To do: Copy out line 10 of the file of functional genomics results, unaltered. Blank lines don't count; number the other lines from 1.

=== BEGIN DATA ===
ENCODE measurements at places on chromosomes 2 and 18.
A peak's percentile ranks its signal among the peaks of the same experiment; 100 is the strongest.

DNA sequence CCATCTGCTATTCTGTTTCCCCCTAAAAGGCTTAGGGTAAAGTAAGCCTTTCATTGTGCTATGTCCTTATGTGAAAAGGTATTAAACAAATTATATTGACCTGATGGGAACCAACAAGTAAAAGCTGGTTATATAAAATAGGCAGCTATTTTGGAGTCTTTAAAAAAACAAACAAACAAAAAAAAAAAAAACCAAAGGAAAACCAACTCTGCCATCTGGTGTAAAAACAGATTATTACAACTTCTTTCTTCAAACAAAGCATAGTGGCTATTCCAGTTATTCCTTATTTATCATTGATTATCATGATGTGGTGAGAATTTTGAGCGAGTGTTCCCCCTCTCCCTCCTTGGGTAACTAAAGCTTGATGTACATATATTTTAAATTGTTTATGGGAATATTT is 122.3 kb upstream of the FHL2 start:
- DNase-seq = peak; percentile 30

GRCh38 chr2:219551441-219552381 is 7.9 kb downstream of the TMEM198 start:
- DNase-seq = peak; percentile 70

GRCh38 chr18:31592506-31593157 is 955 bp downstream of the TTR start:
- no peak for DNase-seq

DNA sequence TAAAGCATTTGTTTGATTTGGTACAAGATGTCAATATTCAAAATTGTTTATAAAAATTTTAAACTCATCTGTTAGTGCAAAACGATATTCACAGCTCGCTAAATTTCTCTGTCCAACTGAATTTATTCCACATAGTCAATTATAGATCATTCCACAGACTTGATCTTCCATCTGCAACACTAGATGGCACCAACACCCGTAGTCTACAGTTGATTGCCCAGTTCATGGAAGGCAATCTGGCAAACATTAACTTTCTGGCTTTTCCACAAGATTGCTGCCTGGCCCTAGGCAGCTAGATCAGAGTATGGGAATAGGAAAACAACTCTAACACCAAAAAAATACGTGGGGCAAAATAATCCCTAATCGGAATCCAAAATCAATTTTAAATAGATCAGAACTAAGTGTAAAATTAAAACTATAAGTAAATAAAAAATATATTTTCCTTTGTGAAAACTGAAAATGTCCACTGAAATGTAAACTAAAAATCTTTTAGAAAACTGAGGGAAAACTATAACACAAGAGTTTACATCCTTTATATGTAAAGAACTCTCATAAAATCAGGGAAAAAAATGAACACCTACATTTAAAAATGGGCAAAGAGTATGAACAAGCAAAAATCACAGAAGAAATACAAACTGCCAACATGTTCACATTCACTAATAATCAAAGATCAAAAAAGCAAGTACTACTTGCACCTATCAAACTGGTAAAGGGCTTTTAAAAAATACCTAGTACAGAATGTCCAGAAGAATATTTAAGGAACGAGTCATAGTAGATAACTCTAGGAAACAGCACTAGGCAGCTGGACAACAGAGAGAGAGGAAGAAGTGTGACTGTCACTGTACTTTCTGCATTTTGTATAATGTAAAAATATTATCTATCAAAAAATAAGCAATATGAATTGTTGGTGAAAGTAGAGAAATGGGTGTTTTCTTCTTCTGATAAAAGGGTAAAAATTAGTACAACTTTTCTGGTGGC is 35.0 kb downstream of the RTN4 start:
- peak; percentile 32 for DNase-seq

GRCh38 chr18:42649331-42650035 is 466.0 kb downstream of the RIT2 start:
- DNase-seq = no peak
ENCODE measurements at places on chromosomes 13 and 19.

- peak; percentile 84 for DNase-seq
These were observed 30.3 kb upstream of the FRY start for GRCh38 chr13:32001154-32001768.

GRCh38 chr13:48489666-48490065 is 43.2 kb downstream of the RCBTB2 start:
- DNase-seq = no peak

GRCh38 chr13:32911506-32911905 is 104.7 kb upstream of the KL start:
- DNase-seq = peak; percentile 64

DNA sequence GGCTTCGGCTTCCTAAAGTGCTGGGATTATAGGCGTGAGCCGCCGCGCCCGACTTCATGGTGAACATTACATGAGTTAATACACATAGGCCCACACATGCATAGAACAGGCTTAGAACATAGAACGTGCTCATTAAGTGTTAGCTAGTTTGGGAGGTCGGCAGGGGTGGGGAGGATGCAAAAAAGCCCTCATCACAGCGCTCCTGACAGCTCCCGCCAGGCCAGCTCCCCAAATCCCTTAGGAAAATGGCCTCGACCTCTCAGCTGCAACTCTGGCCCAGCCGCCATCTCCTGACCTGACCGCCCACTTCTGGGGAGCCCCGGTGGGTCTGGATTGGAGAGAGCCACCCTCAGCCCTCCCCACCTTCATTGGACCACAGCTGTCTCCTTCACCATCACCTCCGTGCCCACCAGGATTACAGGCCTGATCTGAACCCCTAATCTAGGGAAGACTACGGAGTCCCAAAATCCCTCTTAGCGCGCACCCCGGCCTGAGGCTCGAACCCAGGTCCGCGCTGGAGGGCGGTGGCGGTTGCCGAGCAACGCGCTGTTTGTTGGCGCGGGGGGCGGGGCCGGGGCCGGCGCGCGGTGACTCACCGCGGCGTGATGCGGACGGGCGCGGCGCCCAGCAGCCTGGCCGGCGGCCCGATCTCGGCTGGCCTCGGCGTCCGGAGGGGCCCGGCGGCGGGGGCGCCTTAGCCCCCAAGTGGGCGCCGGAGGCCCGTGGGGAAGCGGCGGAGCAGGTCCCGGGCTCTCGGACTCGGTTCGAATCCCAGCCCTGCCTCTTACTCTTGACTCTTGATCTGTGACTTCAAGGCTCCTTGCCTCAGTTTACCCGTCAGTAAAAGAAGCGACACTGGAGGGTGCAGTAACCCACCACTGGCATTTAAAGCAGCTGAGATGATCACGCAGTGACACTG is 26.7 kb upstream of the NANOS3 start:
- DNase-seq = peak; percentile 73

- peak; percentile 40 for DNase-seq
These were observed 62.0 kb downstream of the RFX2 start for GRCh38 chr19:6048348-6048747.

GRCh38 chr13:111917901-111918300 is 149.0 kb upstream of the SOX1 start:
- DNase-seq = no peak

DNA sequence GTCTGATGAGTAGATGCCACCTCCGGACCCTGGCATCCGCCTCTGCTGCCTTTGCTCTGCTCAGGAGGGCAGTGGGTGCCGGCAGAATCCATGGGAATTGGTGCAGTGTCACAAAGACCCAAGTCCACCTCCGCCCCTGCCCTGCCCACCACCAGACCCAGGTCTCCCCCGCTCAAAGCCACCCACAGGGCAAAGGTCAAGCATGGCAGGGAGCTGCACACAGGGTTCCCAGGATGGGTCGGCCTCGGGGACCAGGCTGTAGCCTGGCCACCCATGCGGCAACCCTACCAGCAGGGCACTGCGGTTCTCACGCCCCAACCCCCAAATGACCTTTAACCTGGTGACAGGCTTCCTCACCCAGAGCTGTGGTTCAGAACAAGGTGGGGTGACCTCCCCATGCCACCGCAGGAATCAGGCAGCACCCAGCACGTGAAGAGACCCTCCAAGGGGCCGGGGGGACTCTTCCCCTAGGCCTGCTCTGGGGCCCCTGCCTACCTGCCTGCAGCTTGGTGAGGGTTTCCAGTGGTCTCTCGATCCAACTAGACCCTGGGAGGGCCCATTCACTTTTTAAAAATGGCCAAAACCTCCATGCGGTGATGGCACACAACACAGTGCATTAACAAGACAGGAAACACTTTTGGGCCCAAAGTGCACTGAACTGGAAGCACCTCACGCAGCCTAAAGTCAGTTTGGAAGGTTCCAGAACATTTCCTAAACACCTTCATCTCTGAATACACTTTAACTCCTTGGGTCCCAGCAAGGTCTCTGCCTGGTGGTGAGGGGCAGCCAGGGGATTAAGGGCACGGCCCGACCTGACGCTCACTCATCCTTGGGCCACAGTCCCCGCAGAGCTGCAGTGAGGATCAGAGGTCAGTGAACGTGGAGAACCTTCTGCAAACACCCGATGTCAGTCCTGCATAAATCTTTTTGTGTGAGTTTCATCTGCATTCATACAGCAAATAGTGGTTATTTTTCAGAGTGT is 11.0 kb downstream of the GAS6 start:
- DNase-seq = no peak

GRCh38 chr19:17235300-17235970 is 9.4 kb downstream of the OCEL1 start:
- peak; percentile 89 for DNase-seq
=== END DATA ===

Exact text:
- peak; percentile 32 for DNase-seq